Authored by Linda Jones, Emeritus Professor of Health, The Open University (also former Cambridgeshire County Councillor for Petersfield Division in Cambridge) the report highlights Cambridge residents’ dissatisfaction, with fewer than 6% happy with their experience as a pedestrian.
Nearly every respondent mentioned the state of the pavements themselves, with nearly 3/4 of respondents complaining about pavements blocked by parked vehicles. Cambridgeshire County Council have had powers for over a decade to tackle the issue of vehicles obstructing our pavements. And it wouldn’t put a penny on the council tax – enforcement would be self-financing as penalty charge revenue would help to pay the salaries of the existing enforcement officers.
Week of Action Monday 12th July – Sunday 18th July 2021
The Living Streets organisation is hoping to map some of the obstructions that clutter our pavements throughout this week. Can you help to highlight the problems which pedestrians face in and around Mill Road?
If you can, please take some time, during the week, to record the locations of misplaced or broken street furniture and guard rails, A-boards cluttering narrow pavements, badly located bike racks, disused phone boxes, traffic signs or street lamps in the middle of pavements and other obstruction. Enter those details in the simple map provided, together with a photograph if you can take one.
However… Traders are permitted to place sign-boards, produce stalls, tables and chairs on their forecourt area. Often the only way to distinguish between the footway and the forecourt is a line of paving blocks. Take a look at the annotated photo, below.
Cambridge City Council’s consultation is open from 2nd July to 15th August 2021.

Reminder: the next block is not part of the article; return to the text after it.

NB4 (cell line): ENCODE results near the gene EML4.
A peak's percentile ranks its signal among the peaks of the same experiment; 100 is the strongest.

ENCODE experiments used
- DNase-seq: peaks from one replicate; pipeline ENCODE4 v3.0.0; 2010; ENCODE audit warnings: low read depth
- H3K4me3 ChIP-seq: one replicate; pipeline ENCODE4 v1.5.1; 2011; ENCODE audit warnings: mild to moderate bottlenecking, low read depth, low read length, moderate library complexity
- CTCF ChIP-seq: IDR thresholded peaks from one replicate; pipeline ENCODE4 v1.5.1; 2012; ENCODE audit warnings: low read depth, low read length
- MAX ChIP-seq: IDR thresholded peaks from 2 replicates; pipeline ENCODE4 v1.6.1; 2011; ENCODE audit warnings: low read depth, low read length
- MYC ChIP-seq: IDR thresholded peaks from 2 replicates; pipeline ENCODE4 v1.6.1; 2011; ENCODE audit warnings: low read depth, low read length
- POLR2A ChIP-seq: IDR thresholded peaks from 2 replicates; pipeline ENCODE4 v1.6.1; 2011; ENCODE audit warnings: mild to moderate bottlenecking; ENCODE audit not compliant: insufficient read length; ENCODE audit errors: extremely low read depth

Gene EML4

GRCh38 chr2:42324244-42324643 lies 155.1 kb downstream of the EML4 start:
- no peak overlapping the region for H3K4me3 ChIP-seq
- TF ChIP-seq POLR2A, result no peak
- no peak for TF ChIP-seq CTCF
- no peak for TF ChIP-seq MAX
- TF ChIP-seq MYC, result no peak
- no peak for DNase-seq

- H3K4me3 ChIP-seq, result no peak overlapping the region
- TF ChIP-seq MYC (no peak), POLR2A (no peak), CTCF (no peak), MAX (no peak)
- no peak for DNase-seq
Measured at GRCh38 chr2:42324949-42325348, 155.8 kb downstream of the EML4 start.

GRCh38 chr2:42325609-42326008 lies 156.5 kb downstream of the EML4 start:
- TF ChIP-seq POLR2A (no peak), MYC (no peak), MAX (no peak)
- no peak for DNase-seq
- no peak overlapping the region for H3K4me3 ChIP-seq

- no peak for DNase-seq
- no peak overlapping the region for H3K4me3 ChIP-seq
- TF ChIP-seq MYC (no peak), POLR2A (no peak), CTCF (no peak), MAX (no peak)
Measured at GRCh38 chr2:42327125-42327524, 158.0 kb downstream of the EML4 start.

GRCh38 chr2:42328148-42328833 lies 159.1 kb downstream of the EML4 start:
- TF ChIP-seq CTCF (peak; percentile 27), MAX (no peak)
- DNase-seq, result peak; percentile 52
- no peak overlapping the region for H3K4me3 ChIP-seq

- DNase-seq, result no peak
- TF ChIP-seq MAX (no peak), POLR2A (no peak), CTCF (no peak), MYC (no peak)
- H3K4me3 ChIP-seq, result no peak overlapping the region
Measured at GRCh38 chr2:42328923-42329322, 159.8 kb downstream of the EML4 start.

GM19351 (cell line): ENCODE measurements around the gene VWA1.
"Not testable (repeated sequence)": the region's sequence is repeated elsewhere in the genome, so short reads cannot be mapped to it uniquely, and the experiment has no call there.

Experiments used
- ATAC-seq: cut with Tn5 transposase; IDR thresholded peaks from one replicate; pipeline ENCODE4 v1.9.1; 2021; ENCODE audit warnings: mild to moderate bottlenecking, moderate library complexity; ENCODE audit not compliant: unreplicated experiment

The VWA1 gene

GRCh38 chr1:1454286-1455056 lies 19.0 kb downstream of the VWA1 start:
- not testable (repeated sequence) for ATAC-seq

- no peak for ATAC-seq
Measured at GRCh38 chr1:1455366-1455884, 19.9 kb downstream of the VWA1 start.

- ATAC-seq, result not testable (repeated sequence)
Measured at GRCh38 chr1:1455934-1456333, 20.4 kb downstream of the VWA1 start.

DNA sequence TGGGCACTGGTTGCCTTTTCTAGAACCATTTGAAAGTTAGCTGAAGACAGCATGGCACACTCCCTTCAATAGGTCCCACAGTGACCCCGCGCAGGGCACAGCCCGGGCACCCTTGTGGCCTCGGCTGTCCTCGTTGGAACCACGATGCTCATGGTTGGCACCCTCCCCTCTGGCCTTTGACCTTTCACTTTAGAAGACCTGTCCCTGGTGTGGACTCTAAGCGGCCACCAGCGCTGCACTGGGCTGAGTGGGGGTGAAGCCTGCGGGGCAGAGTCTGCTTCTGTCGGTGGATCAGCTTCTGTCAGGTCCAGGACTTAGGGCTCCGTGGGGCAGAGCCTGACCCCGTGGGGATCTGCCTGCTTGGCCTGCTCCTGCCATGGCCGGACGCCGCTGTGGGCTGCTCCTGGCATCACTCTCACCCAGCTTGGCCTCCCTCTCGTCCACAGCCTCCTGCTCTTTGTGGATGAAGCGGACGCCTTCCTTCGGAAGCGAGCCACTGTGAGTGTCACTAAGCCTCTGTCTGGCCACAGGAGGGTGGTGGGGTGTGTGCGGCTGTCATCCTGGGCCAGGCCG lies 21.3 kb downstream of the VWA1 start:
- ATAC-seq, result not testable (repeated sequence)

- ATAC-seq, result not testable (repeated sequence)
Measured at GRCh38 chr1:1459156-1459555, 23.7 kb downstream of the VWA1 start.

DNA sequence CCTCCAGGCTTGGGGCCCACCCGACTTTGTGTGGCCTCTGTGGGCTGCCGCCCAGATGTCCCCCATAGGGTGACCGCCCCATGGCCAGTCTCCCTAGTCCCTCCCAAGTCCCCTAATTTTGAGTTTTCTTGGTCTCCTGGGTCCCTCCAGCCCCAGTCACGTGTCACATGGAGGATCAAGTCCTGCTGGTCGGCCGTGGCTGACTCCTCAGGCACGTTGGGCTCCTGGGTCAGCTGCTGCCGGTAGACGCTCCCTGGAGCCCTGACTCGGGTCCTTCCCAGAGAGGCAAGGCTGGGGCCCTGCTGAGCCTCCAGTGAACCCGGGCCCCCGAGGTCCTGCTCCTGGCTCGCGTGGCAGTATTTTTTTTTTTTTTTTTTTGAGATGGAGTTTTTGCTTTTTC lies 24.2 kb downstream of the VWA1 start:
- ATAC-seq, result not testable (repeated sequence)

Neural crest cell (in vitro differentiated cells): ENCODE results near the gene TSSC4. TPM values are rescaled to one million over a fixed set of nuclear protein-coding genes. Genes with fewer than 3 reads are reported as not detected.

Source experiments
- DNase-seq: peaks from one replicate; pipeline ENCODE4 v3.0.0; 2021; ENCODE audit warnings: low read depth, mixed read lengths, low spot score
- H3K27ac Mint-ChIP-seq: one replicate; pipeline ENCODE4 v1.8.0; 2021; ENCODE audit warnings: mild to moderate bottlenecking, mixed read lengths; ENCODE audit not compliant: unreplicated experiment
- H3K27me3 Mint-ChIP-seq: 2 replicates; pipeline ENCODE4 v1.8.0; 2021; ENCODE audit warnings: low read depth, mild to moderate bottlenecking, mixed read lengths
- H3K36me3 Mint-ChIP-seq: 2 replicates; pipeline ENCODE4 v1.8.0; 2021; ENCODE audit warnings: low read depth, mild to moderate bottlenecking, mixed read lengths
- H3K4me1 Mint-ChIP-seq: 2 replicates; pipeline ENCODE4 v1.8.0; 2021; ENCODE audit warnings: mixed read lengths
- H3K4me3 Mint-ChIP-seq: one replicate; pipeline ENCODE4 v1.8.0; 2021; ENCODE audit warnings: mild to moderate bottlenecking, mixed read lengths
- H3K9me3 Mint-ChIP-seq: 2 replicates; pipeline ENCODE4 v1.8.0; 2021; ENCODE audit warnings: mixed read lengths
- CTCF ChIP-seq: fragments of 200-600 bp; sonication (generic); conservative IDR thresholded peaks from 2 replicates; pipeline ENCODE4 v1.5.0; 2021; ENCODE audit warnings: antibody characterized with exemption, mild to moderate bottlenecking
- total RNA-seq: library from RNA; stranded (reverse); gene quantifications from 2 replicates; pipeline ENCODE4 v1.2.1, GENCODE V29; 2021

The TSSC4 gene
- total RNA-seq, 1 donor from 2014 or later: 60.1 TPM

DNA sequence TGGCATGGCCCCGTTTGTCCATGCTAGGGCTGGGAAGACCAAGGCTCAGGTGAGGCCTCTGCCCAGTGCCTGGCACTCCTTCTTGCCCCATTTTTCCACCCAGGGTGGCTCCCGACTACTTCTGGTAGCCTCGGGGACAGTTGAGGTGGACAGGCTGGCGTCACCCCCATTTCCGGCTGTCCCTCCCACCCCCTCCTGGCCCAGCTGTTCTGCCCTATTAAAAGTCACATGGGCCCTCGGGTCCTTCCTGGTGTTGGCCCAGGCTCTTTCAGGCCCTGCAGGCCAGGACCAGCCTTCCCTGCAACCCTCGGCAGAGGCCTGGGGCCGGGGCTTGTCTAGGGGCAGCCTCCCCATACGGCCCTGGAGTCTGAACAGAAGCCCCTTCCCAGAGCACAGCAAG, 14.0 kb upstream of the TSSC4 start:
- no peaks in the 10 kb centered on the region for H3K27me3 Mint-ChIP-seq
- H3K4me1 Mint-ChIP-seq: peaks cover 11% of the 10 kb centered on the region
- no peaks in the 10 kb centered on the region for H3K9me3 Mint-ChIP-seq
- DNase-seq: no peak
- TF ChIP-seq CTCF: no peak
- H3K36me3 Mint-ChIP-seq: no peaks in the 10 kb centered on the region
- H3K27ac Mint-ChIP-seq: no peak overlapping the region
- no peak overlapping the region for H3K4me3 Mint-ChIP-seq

Litter has been a long-standing problem for Cambridge, as the photo and linked article, below, illustrate.
Tidying litter costs us all a lot of money every year, so maintaining a cleaner, greener Cambridge is a priority in Cambridge City Council’s Corporate Plan. It’s unrealistic to expect a completely litter-free city, but the council want to significantly reduce it and increase re-use and recycling.
The council are developing a litter strategy, which will cover the management of litter on streets and open spaces. It will include flytipping and street sweeping.
Cambridge City Council need to hear your views on litter and the litter-cleaning services they provide. This will help the council to shape future priorities and recognise what they do well and where they could make improvements.
It would be great if Mill Road area residents respond. Whilst many respondents may focus on the city’s more well-known open spaces – like Parker’s Piece, Jesus Green and Midsummer Common – along with the historic city centre, we need to make our local needs known.
Mill Road Cemetery has its own problems, as do Romsey Rec, Coleridge Rec and St Matthew’s Piece, But what about our side streets? Is your side street near to a take-away? Does each morning bring a regular harvest of discarded drinks cans, expanded polystyrene boxes and part-eaten food? Does it suffer from fly-tipping?
The survey should take about 15 minutes, and you’ll have the satisfaction of knowing that you’ve been a good citizen by taking part, and, as a bonus, you can enter a prize draw for £100 of vouchers at the end!
The survey closes at midnight on 15th August 2021. You can contact firstname.lastname@example.org if you have any questions about it or the council’s work to prevent litter. They can also provide a printed version of the survey if you know someone without internet access who would like to participate.